The Senate Judiciary B Committee has already passed a piece of legislation authored by Sen. Angela Hill which would effectively limit the number of cases that parole officers are able to take on.

“Our parole officers are overworked and they’re handling too many cases. They are frustrated and overwhelmed,” said Sen. Hill. She said that these officers have expressed concern on being able to keep up with all of their cases. For each case they are responsible for making sure parolees are reporting when required and doing things like taking drug tests on time.

Sen. Angela Hill

Currently, Parole Officers have no limit to the amount of cases they can be assigned. Hill likens the situation to that of the inside of the state’s correctional facilities, which are also severely lacking when it comes to guards.

SB 2080 would create a cap on the number of cases to 100.

Hill said many of the officers she has spoken with enjoy their jobs but are frustrated with the conditions. She said many she knows personally, will go the extra mile to seek out rehabilitation services and other needs an inmate might have when heading back into society.

Hill added that it is important that the system not lose good officers like that.

“I know some that are so close to quitting right now, and I have begged them to just hang on for the last two years,” said Hill. “Some of these people truly have law enforcement in their heart and are the right kind of people that will do the right kind of job and I don’t want to lose them because they’re overworked.”

Chairman of Judiciary B Sen. Wiggins also echoed Sen. Hill’s concern and added that most experts agree addressing this issue is an important part of criminal justice reform.

“It is unrealistic to expect them to manage a 300 person case load with everything that has to go on,” said Wiggins. “We need to get to the point where it is manageable.”

With measures of criminal justice reform passed over the years, Hill said that has put a lot more people out on the street, but being monitored is still considered incarceration. Wiggins added that there are more people in the system being monitored than actually incarcerated. With these criminal justice reform measures of the past, more people have the option of gaining parole and these officers are bombarded with more and more cases.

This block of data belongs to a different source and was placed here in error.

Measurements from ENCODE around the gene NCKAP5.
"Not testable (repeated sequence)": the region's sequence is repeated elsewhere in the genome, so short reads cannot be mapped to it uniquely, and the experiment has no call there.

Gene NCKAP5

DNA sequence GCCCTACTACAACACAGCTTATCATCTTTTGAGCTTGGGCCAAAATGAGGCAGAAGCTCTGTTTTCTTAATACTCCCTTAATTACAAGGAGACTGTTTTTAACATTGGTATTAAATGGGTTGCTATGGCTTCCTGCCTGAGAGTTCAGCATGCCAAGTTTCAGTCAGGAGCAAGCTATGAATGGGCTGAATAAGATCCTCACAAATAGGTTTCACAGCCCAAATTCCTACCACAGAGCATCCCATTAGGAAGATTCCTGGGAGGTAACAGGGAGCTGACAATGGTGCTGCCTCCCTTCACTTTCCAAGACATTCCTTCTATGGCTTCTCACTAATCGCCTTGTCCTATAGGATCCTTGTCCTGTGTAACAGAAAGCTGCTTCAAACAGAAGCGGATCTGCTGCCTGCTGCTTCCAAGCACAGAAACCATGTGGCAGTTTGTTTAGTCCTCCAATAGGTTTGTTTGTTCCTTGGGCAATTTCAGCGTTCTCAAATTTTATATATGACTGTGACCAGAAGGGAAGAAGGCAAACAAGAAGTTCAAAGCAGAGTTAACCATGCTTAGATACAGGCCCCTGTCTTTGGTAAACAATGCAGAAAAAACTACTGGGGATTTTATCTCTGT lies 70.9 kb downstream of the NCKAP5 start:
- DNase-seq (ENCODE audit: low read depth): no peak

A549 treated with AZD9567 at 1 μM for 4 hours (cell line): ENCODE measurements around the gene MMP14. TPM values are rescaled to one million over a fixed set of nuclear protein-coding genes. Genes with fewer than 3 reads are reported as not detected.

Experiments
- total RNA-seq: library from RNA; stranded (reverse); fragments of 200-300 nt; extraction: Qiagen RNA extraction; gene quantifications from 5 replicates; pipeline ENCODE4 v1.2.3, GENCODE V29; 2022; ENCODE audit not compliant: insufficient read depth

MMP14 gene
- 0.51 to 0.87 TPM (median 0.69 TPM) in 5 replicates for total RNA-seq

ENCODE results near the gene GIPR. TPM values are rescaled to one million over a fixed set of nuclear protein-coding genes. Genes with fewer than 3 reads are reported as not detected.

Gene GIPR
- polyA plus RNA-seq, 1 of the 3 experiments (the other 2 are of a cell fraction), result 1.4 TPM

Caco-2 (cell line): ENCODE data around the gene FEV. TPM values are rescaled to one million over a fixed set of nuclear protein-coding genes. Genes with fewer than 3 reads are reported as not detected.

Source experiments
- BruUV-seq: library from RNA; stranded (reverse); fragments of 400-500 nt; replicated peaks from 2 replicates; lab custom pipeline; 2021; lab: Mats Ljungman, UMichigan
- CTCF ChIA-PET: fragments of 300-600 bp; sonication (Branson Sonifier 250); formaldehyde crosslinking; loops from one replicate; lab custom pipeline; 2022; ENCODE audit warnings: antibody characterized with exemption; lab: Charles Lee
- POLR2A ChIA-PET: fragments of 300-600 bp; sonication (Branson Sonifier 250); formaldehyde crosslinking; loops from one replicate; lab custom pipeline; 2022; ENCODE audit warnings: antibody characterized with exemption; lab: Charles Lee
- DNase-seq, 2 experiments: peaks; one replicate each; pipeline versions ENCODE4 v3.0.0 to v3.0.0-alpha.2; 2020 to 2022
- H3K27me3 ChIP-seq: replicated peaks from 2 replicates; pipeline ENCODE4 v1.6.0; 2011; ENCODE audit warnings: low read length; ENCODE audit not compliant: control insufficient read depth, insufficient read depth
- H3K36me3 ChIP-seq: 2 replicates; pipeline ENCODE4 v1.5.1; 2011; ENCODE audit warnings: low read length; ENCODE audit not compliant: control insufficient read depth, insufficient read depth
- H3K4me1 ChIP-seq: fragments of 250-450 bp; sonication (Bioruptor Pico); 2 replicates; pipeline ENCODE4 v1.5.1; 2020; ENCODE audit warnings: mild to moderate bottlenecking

“There are too many moving parts,” said Hill. “I think if they had less inmates that they were responsible for they could sit down and put intentional time to each case.”

The bill comes during a time in with the Mississippi Department of Corrections is under severe scrutiny due to the conditions of the prison system. Since January, MDOC has reported 19 inmate deaths. Governor Tate Reeves has also moved to close Unit 29 at Parchman. Unit 29 has been under allegations of uninhabitable living conditions.

Wiggins said the issue of overloading probation and parole officers has been around since the passage of HB 585. The recommendations from the task force at that time were to reduce the case numbers.

“For the last five years the Department of Corrections has had the opportunity to address this case load issue and they haven’t done it,” said Wiggins. “That can be done without any additional funding it just hasn’t been done.”

He said part of the reason it was addressed in committee was to set the goal of 100 cases per officer to hopefully be able to direct the MDOC to put the resources where they need to be.

The bill passed through the Senate Committee last week and Hill said it was well received by members. She said those who did have questions initially on the bill have gotten them resolved and have shown support to move the bill forward.